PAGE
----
Onesimus is the Latin-ized for of the Greek name Onesimos, which means "useful", or "profitable". Onesimus was a slave that was fleeing from his master, and ended up in Rome where he in time fell under the teaching of Paul. There He became one of the Lord's freeman, which is called "being a servant (slave of the Lord)". Though Onesimus did not desire to return to his old position as a slave under Philemon, for the Lord's sake, he was willing to return and take what ever punishment and duties that were given him for his past deeds.
Though Onesimos was willing to return to his old Masters service, it didn't matter to him how Philemon would treat him now that he has become a Christian; as a slave or as a brother in Christ. Paul urged Philemon to consider Onesimos as one that he loved and trusted now, after his conversion, and Paul asked Philemon to consider the time when he owed Paul a great debt also, and it was forgiven of him.
Though we are talking about slaves and the ownership of one person owning another, and there is nothing racial in this letter. At the time of the Roman empire the ownership of slaves was very common, like one man coming under the legal bondage by his own debts to a banker today. Though today the though of slaves might become a racial thing, back then bondage could happen to any race or person that found himself deep in debt, of a prisoner of the government.
So to be freeborn was more the exception rather than the rule. If a family became in trouble financially to another, they would sell a son or daughter for monetary reason. There were all sorts of people that were bound in slavery. So this letter is about the return of a slave to his master, whereby both the Master and the slave are now Christians, and under the teaching of Paul.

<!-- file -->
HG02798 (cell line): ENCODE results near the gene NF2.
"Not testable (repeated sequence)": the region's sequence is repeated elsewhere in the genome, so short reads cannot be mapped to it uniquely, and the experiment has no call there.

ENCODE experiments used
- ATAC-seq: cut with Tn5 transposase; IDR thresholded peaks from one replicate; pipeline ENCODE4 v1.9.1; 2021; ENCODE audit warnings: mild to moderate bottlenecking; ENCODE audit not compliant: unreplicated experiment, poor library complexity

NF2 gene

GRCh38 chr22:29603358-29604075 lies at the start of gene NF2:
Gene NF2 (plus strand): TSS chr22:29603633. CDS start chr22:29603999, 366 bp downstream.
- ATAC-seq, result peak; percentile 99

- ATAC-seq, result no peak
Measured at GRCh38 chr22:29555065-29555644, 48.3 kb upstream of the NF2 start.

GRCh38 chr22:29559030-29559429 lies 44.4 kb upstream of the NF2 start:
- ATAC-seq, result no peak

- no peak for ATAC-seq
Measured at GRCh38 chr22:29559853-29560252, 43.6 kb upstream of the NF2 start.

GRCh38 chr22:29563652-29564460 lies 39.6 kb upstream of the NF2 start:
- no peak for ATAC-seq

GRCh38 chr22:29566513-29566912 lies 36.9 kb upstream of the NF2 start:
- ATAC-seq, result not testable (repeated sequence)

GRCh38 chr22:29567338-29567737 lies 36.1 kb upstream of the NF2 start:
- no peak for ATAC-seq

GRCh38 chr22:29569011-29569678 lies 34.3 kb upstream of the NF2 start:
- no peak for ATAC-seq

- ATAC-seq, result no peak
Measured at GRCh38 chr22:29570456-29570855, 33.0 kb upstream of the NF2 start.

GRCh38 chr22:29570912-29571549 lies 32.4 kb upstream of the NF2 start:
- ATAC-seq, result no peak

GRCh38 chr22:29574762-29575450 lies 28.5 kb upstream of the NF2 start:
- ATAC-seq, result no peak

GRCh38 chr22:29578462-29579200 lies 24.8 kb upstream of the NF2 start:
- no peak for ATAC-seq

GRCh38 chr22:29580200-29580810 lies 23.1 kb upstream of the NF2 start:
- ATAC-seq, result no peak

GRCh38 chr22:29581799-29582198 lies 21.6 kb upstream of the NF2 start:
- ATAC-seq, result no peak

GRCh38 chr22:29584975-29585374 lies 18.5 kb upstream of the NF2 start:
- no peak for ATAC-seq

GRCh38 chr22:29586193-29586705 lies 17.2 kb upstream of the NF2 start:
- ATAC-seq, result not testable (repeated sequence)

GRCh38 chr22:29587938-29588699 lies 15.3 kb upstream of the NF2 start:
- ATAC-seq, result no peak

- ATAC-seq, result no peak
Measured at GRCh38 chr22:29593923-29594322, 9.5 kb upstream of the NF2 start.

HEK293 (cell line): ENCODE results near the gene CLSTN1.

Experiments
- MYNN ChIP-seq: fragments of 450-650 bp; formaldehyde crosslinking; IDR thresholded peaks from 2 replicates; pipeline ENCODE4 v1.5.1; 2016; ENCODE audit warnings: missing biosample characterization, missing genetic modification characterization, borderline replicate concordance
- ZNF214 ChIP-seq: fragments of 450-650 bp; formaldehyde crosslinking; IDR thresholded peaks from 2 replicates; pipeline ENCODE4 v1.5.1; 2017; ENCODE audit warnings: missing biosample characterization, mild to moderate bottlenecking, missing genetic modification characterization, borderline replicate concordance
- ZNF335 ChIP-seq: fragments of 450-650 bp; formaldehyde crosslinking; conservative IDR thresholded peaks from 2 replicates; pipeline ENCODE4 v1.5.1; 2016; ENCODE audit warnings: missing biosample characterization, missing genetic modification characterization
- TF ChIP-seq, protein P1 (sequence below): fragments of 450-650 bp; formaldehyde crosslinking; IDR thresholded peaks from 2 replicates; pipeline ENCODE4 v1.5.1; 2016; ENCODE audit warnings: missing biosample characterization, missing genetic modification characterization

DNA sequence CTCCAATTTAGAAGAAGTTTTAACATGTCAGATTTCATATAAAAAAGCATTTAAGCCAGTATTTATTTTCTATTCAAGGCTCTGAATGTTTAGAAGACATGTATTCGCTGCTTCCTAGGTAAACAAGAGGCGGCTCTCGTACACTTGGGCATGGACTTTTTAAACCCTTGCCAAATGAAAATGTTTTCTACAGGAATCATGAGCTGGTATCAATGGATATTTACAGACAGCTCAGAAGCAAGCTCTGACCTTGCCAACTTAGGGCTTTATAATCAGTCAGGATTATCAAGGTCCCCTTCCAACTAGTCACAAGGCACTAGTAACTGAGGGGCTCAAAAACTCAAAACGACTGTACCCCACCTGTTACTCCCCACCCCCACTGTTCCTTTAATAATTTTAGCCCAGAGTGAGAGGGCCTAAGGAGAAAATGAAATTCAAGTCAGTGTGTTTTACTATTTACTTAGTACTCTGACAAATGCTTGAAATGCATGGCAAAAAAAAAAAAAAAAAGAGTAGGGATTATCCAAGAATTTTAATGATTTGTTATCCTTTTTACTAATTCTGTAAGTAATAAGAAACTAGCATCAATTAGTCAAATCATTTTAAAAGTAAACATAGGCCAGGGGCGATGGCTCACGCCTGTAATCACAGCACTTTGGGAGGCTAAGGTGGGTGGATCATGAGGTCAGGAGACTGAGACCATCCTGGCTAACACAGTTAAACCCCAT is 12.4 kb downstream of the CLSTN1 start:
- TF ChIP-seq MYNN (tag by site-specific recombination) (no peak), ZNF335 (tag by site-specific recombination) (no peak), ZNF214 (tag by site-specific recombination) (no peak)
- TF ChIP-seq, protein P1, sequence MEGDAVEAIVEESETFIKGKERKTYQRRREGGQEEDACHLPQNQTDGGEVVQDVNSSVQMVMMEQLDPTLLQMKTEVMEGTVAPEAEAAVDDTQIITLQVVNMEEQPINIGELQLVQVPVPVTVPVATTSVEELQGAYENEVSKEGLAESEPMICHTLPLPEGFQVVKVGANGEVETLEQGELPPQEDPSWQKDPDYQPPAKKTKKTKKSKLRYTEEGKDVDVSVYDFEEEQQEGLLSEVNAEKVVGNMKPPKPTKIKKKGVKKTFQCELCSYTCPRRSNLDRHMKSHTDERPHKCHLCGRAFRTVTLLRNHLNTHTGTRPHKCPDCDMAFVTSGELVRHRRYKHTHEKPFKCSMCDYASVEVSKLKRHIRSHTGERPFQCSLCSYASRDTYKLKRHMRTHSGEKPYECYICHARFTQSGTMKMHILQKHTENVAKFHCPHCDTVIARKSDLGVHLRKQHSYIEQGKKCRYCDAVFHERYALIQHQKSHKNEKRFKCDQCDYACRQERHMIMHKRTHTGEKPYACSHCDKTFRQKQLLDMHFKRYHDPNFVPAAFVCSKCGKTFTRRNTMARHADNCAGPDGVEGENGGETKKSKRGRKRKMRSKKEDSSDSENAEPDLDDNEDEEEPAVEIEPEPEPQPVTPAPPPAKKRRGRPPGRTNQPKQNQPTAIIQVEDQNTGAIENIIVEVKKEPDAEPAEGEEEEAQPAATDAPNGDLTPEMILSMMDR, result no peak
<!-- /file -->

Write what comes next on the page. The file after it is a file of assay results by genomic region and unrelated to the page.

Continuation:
Philemon 1 "Paul, a prisoner of Jesus Christ, and Timothy our brother, unto Philemon our dearly beloved, and fellowlabourer,"
The word "Philemon" means "affectionate" in the Greek. Paul is trying to arrange for this slaves freedom, and he is going to try to remind Philemon of the position that all of have as servants to our Lord Jesus Christ. Paul is using psychology at it's best. As a prisoner of the Lord Jesus Christ, you are a complete servant of the Lord, and as such you become obligated to follow all the instruction that are given by God regarding the brethren. Paul is reminding Philemon that he considers Philemon one of us in the battle for our Lord.
Philemon 2 "And to our beloved Apphia, and Archippus our fellowsoldier, and to the church in thy house:"